Are You a Believer? Faith vs. Politics

We live in a country that proclaims to be secular, yet we find ourselves inundated by religion throughout our daily life. It is embedded in our legal system, medical practices, our education system, and of course politics.

When I speak of the religion in politics, I am not referring to the recent surge of religious rhetoric in politics. This recent religious rhetoric in politics was spearhead by Jimmy Carter in 1975, who as a southern Democratic vying for the office of the Presidency, used his religious background to convince the U.S populace he was not going to allow another Watergate. This religious dimension became more prevalent in the executive office with Ronald Reagan, who applied Christian rhetoric even after entering the Oval Office, and made more references to Christianity as president than any president prior. But this is but a shadow of what I am referring to.

Everyday people follow politics as though it was their religion. Democrats and Republicans cite their respective political parties’ positions as if they were gospel, and adhere to overarching principles and their corresponding candidates with a passion unmatched in social circles except maybe sports and “the Church.” People’s faithful observances of a political party allow for phenomena like that found in Kansas, which Thomas Franks attributes to an widely imaginative United States in What’s the Matter with Kansas: How Conservatives Won the Heart of America. What early U.S Constitutionalists had intended to be the most secular of U.S life is actually the most religious.

Politics, as a kind of religion, promotes a desire to accept completely and defend absolutely. This fundamentalist approach to politics has hijacked many voters in the United States, casting distinctions as to “Red” and “Blue” streaks, or even what type of “Bluish Hue” you are. Can we retain a level of critical thinking amidst the whirlwind of emotions, propaganda, and subterfuge indicative of politics? For many the answer is no.

Take for instance the seemingly innocuous question: Are you supporting Hillary or Barack? The question lingers in the minds of many Democrats when they encounter each other on the street or at public venues. Whereas in the past traditional Democratic and Republican supporters commiserate in unified camps, each group complaining about the problems and savoring their parties’ accomplishes, they are now less willing to talk shop, especially for Democrats. And the tensions continue to mount as the days progress. What’s more, we sanctify politicians, looking on them to be principle moral figures when holding their government offices. Eliot Spitzer’s fall from grace is just an example of morally pregnant vision U.S voters and the media assume. I am not at all condoning Spitzer’s conduct in this regard, far be it from that. However, what I am saying is that the nuances of faith, morals, and religious rhetoric has seized control of the U.S voters’ scope and criteria for politics and politicians today.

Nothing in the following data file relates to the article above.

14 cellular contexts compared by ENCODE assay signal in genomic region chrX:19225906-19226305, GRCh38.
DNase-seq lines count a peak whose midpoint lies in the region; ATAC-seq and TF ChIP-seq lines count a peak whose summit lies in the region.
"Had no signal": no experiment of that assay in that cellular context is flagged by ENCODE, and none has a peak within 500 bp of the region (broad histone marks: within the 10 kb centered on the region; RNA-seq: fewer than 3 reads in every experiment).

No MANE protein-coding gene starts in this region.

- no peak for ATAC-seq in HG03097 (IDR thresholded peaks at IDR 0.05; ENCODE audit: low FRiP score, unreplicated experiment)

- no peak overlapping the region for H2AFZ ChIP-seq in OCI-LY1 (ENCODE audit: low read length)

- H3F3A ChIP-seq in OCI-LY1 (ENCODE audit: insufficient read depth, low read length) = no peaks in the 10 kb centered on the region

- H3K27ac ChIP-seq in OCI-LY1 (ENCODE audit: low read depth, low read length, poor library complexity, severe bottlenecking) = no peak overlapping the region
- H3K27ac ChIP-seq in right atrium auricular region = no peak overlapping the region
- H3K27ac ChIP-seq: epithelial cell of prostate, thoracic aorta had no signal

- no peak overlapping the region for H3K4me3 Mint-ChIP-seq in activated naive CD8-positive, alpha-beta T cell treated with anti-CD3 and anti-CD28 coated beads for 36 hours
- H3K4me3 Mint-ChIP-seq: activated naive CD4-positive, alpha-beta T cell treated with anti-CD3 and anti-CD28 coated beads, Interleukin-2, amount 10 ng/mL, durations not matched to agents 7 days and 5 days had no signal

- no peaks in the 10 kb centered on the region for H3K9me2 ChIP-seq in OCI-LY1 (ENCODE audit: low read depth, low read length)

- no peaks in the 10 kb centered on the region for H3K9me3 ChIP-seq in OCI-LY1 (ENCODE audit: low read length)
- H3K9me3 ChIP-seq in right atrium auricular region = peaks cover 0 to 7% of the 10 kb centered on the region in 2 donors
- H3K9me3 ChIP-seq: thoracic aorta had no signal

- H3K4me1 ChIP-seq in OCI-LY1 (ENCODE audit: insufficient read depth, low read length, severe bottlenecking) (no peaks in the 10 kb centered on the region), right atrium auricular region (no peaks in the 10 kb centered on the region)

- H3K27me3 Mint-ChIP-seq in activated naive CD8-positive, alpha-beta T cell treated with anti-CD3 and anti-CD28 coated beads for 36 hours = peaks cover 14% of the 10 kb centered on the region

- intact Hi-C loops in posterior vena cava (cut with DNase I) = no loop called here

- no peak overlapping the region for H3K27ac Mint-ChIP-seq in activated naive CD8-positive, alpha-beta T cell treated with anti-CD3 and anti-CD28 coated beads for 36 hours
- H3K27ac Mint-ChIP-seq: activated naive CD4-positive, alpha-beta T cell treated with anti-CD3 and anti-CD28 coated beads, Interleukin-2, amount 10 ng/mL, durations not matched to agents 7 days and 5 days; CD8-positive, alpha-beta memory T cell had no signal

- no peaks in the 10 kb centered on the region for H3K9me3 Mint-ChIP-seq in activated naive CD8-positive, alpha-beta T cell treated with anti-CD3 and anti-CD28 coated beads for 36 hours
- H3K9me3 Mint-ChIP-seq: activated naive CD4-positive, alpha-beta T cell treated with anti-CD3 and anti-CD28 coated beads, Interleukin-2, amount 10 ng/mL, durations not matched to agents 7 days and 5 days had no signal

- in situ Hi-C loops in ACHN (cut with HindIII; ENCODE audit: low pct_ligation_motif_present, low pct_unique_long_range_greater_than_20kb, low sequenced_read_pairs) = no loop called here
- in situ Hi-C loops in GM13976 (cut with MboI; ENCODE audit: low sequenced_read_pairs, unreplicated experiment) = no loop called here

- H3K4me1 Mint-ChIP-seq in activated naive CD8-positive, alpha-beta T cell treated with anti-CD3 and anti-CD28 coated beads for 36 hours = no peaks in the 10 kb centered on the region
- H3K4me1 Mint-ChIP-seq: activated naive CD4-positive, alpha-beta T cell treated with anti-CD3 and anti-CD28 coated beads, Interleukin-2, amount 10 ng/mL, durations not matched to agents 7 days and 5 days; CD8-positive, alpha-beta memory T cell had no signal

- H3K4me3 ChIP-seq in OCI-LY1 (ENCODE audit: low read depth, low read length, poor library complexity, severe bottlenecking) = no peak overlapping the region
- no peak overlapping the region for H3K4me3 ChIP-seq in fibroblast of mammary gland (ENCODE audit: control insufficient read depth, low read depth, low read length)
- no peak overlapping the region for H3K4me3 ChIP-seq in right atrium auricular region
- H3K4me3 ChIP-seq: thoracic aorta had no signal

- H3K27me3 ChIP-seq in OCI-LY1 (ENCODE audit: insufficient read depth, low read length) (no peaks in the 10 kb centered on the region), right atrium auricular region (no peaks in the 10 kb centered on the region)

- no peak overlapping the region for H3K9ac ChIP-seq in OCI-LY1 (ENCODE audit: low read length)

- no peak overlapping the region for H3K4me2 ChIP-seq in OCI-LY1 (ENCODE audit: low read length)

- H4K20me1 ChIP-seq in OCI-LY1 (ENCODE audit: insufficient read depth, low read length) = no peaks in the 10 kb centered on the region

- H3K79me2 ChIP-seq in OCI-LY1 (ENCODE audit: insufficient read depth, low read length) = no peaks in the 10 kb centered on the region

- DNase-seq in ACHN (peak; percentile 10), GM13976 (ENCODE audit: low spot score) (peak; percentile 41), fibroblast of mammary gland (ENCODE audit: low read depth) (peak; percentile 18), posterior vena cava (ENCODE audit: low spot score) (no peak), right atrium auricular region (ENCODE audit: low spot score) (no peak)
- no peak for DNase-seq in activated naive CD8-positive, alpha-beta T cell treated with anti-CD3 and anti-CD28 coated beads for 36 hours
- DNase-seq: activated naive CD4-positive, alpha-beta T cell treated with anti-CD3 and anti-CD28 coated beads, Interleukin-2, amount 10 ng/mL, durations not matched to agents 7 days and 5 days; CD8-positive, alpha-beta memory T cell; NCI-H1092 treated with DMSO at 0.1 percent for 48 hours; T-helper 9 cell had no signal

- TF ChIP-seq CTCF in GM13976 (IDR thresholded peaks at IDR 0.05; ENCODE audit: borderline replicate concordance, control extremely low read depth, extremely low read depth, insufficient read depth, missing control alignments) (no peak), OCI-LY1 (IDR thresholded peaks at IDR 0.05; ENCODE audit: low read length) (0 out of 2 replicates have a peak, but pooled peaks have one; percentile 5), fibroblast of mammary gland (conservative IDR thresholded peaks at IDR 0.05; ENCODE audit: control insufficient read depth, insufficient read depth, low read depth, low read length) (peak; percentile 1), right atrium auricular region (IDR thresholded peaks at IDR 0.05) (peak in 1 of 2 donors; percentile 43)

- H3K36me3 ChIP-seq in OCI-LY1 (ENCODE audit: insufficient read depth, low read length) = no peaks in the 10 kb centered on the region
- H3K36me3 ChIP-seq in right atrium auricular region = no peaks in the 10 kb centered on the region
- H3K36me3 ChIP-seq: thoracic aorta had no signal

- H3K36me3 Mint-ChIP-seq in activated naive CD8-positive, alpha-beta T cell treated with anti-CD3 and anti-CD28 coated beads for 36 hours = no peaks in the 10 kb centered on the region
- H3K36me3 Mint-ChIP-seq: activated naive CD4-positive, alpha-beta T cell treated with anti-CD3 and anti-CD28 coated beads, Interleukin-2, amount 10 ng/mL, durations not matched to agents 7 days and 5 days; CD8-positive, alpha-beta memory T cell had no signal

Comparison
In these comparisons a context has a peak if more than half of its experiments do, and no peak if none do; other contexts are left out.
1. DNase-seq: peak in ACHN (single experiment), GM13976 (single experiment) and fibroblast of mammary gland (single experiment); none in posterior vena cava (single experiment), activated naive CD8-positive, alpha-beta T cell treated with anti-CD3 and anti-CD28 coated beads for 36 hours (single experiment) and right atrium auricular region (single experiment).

William Perry, an educational psychologist from Harvard University, developed a theory in the 1960s that tracks how people process information differently. According to William Perry, intellectual development is composed of four hierarchical stages. People generally begin approaching knowledge as if it were dichotomy between truths and untruths. For instance, either Barack Obama’s healthcare plan is right, or Hillary Clinton’s plan. One must be wrong.

Gradually as people develop intellectually, Perry finds that they realize knowledge is multifaceted. There were different perspectives to any given body of knowledge and each perspective had substance and justifications. Clinton’s plan and Obama’s each have benefits, as do Republican plans such as Romney’s or McCain’s. Perry’s theory was so groundbreaking that it is still used today in academics to understand the different ways in which people encounter and interact with new information.

Can we elevate ourselves to look beyond the dualistic categories of “Red” and “Blue”? In a critical-minded approach, can voters read conservative and liberal accounts and take in the depth each perspective possesses? I may be a cynic, but Perry’s model appears to be an unlikely road for the political United States to travel on.

For those who discount Perry’s approach, arguing that dualism is what is needed and that morality has to be protected in our political sphere, consider the contents of a popular letter circulated a few years ago on the Internet. When comparing the moral integrity of two great historical politicians, readers were shocked to find that the alcoholic and moral transgressor on various accounts was Winston Churchill– and the one with moral rectitude, was Adolph Hitler. Perhaps, people are more than simply a moral compass.